The MySQL database is a crucial part of a wide variety of products, particularly web applications. Naturally, it is very important to monitor the health status of MySQL. However, there is constant disagreement on which of the many MySQL status variables provide the best overview on MySQL health status and indicate that something is not right with a server.
It certainly depends on what your application does – tuning read performance is different than optimizing write operations and everything changes when you have a cluster. The average user can use small subset of variables while advanced user want to get more detailed picture of the situation. So there cannot be one set of “magic variables” to quietly optimize every situation. However, it is possible to have a more-or-less optimal set of metrics that will allow to get a “good enough” notion about the general health status of MySQL Server.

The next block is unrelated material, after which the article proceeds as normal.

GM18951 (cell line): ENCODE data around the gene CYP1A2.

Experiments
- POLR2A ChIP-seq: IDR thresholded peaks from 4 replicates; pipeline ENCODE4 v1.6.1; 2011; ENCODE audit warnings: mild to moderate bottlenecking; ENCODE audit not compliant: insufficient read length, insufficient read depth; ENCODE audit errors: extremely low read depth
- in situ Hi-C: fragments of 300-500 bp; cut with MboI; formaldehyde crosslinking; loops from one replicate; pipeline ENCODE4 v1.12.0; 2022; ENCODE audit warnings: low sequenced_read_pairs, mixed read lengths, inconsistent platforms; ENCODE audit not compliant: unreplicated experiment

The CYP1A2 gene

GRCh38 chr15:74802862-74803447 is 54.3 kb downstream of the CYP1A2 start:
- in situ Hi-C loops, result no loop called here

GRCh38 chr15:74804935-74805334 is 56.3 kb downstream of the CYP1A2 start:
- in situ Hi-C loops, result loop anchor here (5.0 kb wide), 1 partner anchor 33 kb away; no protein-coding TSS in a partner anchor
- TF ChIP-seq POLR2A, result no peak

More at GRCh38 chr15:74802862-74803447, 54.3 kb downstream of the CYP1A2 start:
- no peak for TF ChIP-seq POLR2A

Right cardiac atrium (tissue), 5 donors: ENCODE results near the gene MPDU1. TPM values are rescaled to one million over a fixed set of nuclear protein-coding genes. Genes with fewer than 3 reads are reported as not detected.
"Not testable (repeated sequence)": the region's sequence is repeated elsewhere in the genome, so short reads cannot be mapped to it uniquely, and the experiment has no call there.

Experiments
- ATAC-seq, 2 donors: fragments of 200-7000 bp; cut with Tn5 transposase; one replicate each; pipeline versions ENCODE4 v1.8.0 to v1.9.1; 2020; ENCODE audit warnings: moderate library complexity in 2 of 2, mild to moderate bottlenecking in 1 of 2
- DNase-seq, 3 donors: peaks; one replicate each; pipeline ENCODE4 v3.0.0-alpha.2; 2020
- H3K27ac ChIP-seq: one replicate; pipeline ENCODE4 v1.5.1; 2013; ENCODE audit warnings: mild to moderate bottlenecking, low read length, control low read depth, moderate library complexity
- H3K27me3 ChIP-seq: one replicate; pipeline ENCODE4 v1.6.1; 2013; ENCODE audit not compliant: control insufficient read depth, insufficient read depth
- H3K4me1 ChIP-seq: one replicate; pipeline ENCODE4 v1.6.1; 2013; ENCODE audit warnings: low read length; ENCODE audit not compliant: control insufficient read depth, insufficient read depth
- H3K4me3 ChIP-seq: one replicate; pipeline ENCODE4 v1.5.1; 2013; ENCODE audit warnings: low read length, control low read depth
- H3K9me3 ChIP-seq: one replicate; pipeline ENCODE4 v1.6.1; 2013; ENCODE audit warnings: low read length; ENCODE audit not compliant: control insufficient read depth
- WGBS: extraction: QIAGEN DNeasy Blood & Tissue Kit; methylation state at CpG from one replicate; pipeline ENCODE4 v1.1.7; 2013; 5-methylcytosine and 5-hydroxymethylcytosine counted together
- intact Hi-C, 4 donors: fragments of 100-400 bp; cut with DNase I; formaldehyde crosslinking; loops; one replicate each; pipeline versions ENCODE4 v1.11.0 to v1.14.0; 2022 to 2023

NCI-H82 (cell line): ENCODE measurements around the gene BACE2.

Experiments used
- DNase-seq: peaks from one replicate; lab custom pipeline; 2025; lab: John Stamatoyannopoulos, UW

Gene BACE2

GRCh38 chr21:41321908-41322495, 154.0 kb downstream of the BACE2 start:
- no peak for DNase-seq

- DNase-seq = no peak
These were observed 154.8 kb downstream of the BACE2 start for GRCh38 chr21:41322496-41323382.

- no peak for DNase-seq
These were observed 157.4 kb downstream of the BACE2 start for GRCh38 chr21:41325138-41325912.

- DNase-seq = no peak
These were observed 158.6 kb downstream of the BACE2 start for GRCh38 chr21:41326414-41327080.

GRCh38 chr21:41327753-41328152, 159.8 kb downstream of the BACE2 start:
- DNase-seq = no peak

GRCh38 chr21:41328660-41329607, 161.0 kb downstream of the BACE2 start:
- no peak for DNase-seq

It consists of four chapters and four appendices. The first three chapters give an overview of MySQL health monitoring. They discuss the way information is gathered, as well as which of the MySQL raw data variables are used. It briefly discusses how monitoring tools present the database health using calculated metrics — rather than raw data available from the database engine.
Chapter four describes calculated data in the Paid Monitor MySQL monitoring metrics, possible causes of metrics alerts and suggests the initial warning and critical threshold values and the best ways to address database issues, causing alerts.
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